Intra-mitochondrial Poly(ADP-ribosylation) Contributes to NAD+ Depletion and Cell Death Induced by Oxidative Stress*

Intra-mitochondrial Poly(ADP-ribosylation) Contributes to NAD+ Depletion and Cell Death Induced by Oxidative Stress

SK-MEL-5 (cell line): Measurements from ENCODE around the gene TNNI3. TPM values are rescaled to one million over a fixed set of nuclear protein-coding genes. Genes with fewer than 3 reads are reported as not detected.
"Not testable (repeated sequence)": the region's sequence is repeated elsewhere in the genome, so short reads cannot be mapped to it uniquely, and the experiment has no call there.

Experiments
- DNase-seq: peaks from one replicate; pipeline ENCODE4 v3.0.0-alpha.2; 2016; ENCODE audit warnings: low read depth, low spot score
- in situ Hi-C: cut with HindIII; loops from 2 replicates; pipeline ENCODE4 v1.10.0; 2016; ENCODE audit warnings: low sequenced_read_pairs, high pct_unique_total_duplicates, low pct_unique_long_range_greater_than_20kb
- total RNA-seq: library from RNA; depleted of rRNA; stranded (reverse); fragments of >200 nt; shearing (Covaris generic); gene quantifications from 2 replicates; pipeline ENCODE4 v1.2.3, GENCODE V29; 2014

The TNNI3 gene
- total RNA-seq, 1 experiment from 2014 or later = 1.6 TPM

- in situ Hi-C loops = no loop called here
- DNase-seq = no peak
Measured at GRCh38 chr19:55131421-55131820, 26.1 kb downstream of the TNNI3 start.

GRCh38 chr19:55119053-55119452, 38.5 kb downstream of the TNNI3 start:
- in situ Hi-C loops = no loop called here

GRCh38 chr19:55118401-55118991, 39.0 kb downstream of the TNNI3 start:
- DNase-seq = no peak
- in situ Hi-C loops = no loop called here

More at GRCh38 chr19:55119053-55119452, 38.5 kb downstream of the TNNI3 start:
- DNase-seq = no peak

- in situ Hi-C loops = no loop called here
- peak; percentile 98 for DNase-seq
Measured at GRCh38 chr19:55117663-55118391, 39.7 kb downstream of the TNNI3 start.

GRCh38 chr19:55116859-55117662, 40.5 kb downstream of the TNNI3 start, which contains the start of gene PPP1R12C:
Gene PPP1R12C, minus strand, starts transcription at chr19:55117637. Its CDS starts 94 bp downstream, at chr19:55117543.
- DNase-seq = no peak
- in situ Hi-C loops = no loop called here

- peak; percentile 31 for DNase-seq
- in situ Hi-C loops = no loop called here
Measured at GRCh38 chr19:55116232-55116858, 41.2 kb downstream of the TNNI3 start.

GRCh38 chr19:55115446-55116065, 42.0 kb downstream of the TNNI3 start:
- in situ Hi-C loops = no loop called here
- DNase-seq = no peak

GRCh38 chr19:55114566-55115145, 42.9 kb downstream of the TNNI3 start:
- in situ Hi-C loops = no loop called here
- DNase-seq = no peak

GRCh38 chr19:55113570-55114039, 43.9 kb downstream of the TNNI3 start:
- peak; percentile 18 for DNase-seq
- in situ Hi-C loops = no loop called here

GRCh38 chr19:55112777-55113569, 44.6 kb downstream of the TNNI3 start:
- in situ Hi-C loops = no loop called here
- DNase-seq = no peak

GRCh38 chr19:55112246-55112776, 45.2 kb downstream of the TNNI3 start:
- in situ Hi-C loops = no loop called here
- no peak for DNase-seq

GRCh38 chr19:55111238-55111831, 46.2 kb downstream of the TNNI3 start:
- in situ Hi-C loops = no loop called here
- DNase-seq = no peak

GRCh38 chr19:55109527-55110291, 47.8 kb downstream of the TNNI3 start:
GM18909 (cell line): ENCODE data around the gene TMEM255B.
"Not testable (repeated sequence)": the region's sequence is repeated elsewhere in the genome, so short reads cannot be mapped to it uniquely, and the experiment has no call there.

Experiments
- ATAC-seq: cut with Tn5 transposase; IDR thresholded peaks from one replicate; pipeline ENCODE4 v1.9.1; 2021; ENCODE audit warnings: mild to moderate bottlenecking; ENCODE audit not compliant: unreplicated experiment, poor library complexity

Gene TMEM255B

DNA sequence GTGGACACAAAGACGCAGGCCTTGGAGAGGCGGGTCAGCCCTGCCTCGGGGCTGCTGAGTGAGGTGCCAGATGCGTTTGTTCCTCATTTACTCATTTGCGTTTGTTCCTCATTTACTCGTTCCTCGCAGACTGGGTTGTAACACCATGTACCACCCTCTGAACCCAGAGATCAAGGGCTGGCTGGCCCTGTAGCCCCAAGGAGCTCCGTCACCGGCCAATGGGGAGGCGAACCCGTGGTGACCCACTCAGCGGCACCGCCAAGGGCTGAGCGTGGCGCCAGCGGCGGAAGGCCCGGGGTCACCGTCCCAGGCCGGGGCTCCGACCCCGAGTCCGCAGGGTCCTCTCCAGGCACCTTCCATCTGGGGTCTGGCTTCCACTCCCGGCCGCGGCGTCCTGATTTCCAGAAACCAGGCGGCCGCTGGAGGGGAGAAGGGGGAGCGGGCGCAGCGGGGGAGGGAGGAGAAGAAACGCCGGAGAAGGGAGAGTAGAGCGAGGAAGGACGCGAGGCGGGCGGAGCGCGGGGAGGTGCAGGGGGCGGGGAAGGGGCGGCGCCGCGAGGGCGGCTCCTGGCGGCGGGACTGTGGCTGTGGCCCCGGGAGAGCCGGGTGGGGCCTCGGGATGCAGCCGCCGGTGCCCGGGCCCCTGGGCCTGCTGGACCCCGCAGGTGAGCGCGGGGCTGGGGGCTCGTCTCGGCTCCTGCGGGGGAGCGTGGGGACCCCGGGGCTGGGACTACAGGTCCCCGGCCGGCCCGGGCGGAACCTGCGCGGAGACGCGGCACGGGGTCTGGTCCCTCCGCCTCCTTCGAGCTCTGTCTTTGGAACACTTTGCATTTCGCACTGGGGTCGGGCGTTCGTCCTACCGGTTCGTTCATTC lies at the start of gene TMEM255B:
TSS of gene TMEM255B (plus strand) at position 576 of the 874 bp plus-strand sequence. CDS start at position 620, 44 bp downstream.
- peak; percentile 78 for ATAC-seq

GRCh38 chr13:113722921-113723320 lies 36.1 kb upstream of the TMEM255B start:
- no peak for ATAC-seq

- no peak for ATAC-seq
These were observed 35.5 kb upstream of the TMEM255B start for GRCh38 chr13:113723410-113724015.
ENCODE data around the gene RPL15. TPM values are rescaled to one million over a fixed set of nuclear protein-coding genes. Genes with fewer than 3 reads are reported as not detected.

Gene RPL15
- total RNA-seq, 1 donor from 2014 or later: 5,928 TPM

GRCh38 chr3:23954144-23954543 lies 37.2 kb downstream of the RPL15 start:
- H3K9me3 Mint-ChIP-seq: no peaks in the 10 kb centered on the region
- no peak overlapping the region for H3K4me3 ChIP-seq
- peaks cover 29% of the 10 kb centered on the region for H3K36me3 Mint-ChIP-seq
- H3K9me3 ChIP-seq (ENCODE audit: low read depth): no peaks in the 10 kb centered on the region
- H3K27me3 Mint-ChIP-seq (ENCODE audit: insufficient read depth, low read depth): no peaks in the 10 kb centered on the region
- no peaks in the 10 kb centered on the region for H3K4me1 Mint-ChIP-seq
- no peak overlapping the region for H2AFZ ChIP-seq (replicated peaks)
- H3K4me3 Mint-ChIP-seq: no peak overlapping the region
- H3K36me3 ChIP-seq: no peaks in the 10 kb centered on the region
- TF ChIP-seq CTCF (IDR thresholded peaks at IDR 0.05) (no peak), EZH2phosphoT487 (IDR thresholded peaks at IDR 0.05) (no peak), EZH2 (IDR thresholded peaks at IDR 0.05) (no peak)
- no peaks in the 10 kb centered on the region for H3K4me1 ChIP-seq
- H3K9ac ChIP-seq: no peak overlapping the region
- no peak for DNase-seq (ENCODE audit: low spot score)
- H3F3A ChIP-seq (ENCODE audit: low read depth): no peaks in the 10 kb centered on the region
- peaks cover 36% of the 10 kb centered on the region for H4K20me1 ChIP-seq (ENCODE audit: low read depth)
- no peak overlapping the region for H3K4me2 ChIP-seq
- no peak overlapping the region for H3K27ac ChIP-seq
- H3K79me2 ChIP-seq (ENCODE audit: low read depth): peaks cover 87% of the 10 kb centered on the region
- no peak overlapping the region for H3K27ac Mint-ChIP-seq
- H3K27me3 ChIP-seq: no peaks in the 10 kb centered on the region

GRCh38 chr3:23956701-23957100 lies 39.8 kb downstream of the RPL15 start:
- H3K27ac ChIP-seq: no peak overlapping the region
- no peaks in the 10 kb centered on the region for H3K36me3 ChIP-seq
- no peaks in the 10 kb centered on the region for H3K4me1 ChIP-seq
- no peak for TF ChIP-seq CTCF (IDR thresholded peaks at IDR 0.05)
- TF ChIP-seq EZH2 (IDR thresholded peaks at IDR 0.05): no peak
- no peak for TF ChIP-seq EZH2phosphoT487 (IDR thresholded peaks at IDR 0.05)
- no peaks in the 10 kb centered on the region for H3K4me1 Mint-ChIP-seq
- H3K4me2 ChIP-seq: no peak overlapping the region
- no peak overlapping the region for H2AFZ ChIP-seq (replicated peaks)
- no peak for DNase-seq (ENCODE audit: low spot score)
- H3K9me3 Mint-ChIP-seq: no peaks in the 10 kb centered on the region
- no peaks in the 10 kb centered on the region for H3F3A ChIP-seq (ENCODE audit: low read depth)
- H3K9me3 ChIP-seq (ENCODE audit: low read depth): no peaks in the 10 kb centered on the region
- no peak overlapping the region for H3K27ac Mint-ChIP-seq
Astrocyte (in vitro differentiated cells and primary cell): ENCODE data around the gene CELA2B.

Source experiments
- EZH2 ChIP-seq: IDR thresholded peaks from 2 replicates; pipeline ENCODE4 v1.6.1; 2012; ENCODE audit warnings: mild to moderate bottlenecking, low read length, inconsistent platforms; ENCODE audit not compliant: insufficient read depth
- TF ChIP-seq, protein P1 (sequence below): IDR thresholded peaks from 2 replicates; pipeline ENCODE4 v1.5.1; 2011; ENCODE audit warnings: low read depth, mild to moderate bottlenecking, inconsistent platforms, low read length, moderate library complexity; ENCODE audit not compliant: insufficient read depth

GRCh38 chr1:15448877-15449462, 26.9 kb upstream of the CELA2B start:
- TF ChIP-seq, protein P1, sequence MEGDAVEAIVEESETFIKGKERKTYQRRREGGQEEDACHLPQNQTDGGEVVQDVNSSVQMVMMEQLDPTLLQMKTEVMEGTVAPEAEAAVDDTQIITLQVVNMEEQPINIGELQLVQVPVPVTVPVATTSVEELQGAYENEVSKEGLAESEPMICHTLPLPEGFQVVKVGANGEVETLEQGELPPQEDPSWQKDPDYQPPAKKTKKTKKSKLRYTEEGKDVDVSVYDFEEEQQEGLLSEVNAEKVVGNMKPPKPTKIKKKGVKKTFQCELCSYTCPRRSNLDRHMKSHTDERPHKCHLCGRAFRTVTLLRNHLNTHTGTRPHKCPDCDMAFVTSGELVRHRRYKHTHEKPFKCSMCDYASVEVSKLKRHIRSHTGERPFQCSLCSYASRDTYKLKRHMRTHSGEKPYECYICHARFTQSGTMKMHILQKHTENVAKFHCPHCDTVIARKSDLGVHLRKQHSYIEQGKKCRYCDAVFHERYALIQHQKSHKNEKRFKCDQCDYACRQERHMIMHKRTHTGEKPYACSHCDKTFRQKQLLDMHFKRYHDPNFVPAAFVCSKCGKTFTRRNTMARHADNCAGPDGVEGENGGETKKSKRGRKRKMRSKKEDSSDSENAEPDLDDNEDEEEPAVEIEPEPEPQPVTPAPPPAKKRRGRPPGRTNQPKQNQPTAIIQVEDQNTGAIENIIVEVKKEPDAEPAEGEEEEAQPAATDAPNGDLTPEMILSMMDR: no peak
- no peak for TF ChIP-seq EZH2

Poly(ADP-ribosylation), primarily via poly(ADP-ribose) polymerase-1 (PARP-1), is a pluripotent cellular process important for maintenance of genomic integrity and RNA transcription in cells. However, during conditions of oxidative stress and energy depletion, poly(ADP-ribosylation) paradoxically contributes to mitochondrial failure and cell death. Although it has been presumed that poly(ADP-ribosylation) within the nucleus mediates this pathologic process, PARP-1 and other poly(ADP-ribosyltransferases) are also localized within mitochondria. To this end, the presence of PARP-1 and poly(ADP-ribosylation) were verified within mitochondrial fractions from primary cortical neurons and fibroblasts. Inhibition of poly(ADP-ribosylation) within the mitochondrial compartment preserved transmembrane potential (Delta Psi m), NAD+ content, and cellular respiration, prevented release of apoptosis-inducing factor, and reduced neuronal cell death triggered by oxidative stress. Treatment with liposomal NAD+ also preserved Delta Psi m and cellular respiration during oxidative stress. Furthermore, inhibition of poly(ADP-ribosylation) prevented intranuclear localization of apoptosis-inducing factor and protected neurons from excitotoxic injury; and PARP-1 null fibroblasts were protected from oxidative stress-induced cell death. Collectively these data suggest that poly(ADP-ribosylation) compartmentalized to the mitochondria can be converted from a homeostatic process to a mechanism of cell death when oxidative stress is accompanied by energy depletion. These data implicate intra-mitochondrial poly(ADP-ribosylation) as an important therapeutic target for central nervous system and other diseases associated with oxidative stress and energy failure.

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